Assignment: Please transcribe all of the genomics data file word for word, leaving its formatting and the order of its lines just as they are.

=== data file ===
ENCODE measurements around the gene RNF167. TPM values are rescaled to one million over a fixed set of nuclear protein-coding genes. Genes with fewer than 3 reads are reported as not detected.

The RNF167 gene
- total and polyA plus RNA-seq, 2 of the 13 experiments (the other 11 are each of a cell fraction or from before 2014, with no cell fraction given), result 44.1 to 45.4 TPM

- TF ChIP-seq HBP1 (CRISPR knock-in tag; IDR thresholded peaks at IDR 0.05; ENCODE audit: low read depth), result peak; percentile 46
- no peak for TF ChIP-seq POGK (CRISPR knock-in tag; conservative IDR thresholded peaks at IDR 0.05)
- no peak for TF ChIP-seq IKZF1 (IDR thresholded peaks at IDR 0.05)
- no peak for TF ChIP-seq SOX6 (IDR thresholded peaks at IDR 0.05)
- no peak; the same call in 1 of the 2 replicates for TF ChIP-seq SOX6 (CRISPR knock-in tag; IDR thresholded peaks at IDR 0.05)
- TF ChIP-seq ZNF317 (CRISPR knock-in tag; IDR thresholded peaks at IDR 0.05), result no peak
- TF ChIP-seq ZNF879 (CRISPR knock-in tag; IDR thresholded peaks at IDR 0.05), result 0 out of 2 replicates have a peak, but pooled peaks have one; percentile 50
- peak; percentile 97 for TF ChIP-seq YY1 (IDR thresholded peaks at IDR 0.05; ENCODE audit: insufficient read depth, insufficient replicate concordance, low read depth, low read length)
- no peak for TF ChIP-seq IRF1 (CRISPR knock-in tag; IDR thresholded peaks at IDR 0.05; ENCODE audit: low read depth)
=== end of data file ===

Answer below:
ENCODE measurements around the gene RNF167. TPM values are rescaled to one million over a fixed set of nuclear protein-coding genes. Genes with fewer than 3 reads are reported as not detected.

The RNF167 gene
- total and polyA plus RNA-seq, 2 of the 13 experiments (the other 11 are each of a cell fraction or from before 2014, with no cell fraction given), result 44.1 to 45.4 TPM

- TF ChIP-seq HBP1 (CRISPR knock-in tag; IDR thresholded peaks at IDR 0.05; ENCODE audit: low read depth), result peak; percentile 46
- no peak for TF ChIP-seq POGK (CRISPR knock-in tag; conservative IDR thresholded peaks at IDR 0.05)
- no peak for TF ChIP-seq IKZF1 (IDR thresholded peaks at IDR 0.05)
- no peak for TF ChIP-seq SOX6 (IDR thresholded peaks at IDR 0.05)
- no peak; the same call in 1 of the 2 replicates for TF ChIP-seq SOX6 (CRISPR knock-in tag; IDR thresholded peaks at IDR 0.05)
- TF ChIP-seq ZNF317 (CRISPR knock-in tag; IDR thresholded peaks at IDR 0.05), result no peak
- TF ChIP-seq ZNF879 (CRISPR knock-in tag; IDR thresholded peaks at IDR 0.05), result 0 out of 2 replicates have a peak, but pooled peaks have one; percentile 50
- peak; percentile 97 for TF ChIP-seq YY1 (IDR thresholded peaks at IDR 0.05; ENCODE audit: insufficient read depth, insufficient replicate concordance, low read depth, low read length)
- no peak for TF ChIP-seq IRF1 (CRISPR knock-in tag; IDR thresholded peaks at IDR 0.05; ENCODE audit: low read depth)